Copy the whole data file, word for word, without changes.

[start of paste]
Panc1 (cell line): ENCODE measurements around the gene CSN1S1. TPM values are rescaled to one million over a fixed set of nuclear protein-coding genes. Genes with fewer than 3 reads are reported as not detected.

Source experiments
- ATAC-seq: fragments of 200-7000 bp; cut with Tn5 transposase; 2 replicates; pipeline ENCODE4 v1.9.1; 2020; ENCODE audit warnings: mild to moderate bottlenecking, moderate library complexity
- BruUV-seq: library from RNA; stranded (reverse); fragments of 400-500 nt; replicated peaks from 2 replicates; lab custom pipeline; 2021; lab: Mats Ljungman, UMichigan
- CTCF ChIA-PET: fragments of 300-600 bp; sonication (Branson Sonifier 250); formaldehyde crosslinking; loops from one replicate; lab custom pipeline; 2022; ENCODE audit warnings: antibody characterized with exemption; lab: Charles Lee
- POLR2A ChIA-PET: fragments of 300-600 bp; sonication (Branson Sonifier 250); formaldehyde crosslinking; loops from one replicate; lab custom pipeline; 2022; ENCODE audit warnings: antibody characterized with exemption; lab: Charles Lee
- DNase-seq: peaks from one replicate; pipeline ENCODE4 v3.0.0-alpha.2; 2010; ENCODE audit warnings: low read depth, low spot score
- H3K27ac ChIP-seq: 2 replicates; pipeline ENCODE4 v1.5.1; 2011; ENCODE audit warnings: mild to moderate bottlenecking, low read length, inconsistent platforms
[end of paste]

Panc1 (cell line): ENCODE measurements around the gene CSN1S1. TPM values are rescaled to one million over a fixed set of nuclear protein-coding genes. Genes with fewer than 3 reads are reported as not detected.

Source experiments
- ATAC-seq: fragments of 200-7000 bp; cut with Tn5 transposase; 2 replicates; pipeline ENCODE4 v1.9.1; 2020; ENCODE audit warnings: mild to moderate bottlenecking, moderate library complexity
- BruUV-seq: library from RNA; stranded (reverse); fragments of 400-500 nt; replicated peaks from 2 replicates; lab custom pipeline; 2021; lab: Mats Ljungman, UMichigan
- CTCF ChIA-PET: fragments of 300-600 bp; sonication (Branson Sonifier 250); formaldehyde crosslinking; loops from one replicate; lab custom pipeline; 2022; ENCODE audit warnings: antibody characterized with exemption; lab: Charles Lee
- POLR2A ChIA-PET: fragments of 300-600 bp; sonication (Branson Sonifier 250); formaldehyde crosslinking; loops from one replicate; lab custom pipeline; 2022; ENCODE audit warnings: antibody characterized with exemption; lab: Charles Lee
- DNase-seq: peaks from one replicate; pipeline ENCODE4 v3.0.0-alpha.2; 2010; ENCODE audit warnings: low read depth, low spot score
- H3K27ac ChIP-seq: 2 replicates; pipeline ENCODE4 v1.5.1; 2011; ENCODE audit warnings: mild to moderate bottlenecking, low read length, inconsistent platforms